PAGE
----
I am sure that all of us could tell from the moment we walked into either the Church or the Chapel today that we are now in a new season of our Church Liturgical Year. As is the case in our homes, gone are the decorations of Christmas. While the holidays were a wonderful celebration and a welcome break from our regular routines, we have returned to the ordinary, everyday rhythms of our lives. This new season of the Church Year is simply called “Ordinary Time.” We entered into this new season last Tuesday following the final feast of the Christmas Season, Monday’s feast of the Baptism of the Lord. We have returned to the ordinary, everyday routines of our lives. We will be in the first part of this “green season” of the year until Ash Wednesday on March 1st. While our Gospel reading this weekend comes from John’s Gospel, the majority of our Sunday Gospel readings for the year will come from the continuous reading of Matthew’s Gospel. The faith challenge now before us is to recognize and respond to the Lord’s presence in the ordinary and everyday moments of our lives.
Thank you to Dorothy Jaskey and all of our Art & Environment volunteers who joined together in the chapel last Monday morning and the church on Tuesday morning to transform those spaces from Christmas to Ordinary Time. Their dedicated work over the past few months made a major difference in each of the Masses and prayer services we held during these special seasons. We appreciate your generous service.
What a blessing for us last weekend to have two of our diocesan seminarians with us sharing their personal stories and speaking on vocations. Jim Olofson, a Third Year Theology student from St. Walter’s parish in Roselle and Senovio Sarabia, a First Year Theology student from St. Matthew’s parish in Glendale Heights, were very inspiring in sharing their stories. They were assigned by the Vocation Office last fall to speak at our parish sometime during the current school year. We promise them and all of our seminarians the support of our prayers as they continue their seminary formation.
We were very happy to receive some major gifts to our Perpetual Adoration Chapel Project over the holidays. Please see the cover of this week’s bulletin for a progress report on this project. The good news is that this project is 98% pledged and paid! Pledges still needed amount to $13,100. And the pledges are payable during the remaining two years of the Capital Campaign. We will be able to move forward on our Perpetual Adoration Chapel Project as soon as we have the funds on hand. Thank you for your generosity and faithfulness in making the payments to your pledges.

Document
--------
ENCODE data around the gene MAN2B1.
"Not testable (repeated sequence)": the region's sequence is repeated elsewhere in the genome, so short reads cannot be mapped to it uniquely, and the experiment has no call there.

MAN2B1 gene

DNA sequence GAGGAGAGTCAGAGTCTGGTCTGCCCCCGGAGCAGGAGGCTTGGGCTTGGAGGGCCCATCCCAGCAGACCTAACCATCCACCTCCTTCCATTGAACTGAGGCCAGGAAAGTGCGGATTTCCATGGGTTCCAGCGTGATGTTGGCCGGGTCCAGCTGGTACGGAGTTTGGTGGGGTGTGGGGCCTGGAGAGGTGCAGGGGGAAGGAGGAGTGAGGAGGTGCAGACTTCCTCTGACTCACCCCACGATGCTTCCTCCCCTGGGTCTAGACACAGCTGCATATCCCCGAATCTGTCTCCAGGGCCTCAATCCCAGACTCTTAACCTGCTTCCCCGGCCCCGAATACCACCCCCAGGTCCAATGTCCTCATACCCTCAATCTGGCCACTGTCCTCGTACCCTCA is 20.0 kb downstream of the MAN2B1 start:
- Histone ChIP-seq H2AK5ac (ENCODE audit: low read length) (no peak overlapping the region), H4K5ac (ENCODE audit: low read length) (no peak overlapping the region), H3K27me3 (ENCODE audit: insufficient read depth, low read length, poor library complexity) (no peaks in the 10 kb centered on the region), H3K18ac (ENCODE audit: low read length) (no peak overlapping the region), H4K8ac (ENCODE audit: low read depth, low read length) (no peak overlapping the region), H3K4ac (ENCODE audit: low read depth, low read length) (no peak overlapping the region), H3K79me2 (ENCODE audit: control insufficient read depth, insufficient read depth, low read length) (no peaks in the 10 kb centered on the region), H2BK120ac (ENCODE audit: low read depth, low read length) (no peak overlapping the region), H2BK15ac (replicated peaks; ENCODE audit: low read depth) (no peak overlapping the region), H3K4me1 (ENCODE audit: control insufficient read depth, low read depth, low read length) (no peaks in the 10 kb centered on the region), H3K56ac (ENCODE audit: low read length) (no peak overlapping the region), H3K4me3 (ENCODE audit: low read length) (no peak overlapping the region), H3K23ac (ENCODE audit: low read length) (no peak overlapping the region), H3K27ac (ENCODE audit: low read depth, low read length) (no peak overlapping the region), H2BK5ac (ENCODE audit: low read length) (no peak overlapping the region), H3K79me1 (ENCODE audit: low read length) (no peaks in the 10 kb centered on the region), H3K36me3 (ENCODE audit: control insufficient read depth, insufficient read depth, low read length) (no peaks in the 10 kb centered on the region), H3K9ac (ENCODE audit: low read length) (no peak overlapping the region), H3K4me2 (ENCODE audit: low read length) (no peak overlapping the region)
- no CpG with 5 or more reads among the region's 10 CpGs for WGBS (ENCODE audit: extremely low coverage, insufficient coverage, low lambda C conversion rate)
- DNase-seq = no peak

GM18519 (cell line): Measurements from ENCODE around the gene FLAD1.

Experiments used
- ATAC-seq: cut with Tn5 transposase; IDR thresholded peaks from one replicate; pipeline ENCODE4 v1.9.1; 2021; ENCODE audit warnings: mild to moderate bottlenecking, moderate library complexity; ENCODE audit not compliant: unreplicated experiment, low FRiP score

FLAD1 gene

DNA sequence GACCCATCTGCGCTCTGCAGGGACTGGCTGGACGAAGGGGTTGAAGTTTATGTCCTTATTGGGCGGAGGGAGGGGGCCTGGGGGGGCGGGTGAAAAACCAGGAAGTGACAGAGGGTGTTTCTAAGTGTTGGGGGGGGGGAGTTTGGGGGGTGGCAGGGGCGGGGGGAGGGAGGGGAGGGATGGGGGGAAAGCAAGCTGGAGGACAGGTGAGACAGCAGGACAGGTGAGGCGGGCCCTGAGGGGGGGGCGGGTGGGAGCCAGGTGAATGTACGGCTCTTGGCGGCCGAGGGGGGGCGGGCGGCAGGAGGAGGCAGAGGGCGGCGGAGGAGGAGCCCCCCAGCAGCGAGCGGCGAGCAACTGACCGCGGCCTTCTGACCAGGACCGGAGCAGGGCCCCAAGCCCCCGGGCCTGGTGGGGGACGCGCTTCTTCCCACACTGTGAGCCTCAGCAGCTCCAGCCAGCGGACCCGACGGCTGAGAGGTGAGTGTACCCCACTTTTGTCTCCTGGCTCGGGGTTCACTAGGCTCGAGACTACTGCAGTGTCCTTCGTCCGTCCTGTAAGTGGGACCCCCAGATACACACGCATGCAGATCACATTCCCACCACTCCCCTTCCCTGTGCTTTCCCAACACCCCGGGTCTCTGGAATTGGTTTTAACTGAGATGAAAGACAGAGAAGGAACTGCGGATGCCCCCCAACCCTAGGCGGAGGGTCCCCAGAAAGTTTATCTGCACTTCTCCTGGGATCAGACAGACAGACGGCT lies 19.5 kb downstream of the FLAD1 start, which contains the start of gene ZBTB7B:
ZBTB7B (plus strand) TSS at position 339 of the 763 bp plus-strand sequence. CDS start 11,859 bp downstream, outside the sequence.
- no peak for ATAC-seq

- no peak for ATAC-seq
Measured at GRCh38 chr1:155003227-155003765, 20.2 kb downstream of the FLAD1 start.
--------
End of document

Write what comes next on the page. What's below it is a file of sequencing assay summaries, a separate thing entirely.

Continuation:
The annual Week of Prayer for Christian Unity begins this Wednesday, January 18th and concludes the following Wednesday, January 25th – the feast of the Conversion of St. Paul the Apostle. Since 1968 we have joined with other Christians throughout the world in praying as the Lord prayed, “that all may be one”(John 17:21). I suppose it is human nature to focus our attention on what divides us rather than on what we share in common. This annual week of prayer gives us the opportunity to recognize that there is more that unites us rather than divides us. Throughout this week we will keep the cause of Christian unity before us in our community prayer. And let us all, each in our own way, beseech the Lord to restore unity to the church.
In most circumstances, anniversaries are normally happy and welcome celebrations. Not so with next Sunday’s 44th anniversary of the US Supreme Court’s decision permitting abortion on demand in our country. The new Appendix to the General Instruction of the Roman Missal states: “In all dioceses of the United States of America, January 22nd … shall be observed as a particular day of penance for violations to the dignity of the human person through acts of abortion and of prayer for the full restoration of the legal guarantee of the right to life.” As this anniversary falls on a Sunday this year, the Day of Prayer for the Legal Protection of Unborn Children is transferred to Monday, January 23rd. We are all invited to remember this intention and to make Monday a day of penance in reparation for all victims of the violence of abortion. Our daily Masses next Monday will focus on this day of penance and witness to our belief that all life is sacred.
Please note that our Parish Offices will be closed on Monday in observance of the Martin Luther King holiday. We will reopen at 8:30am on Tuesday, January 17th. Weekday Masses on Monday will be celebrated at our regular times.
We are roughly half way through the month of January. Thankfully, last weekend’s frigid temperatures did not linger in our area. This mid-month milestone is cause for rejoicing. Take care and keep healthy during the cold weather and flu season. God continue to bless us with all that we need, and more.
Father Jim Murphy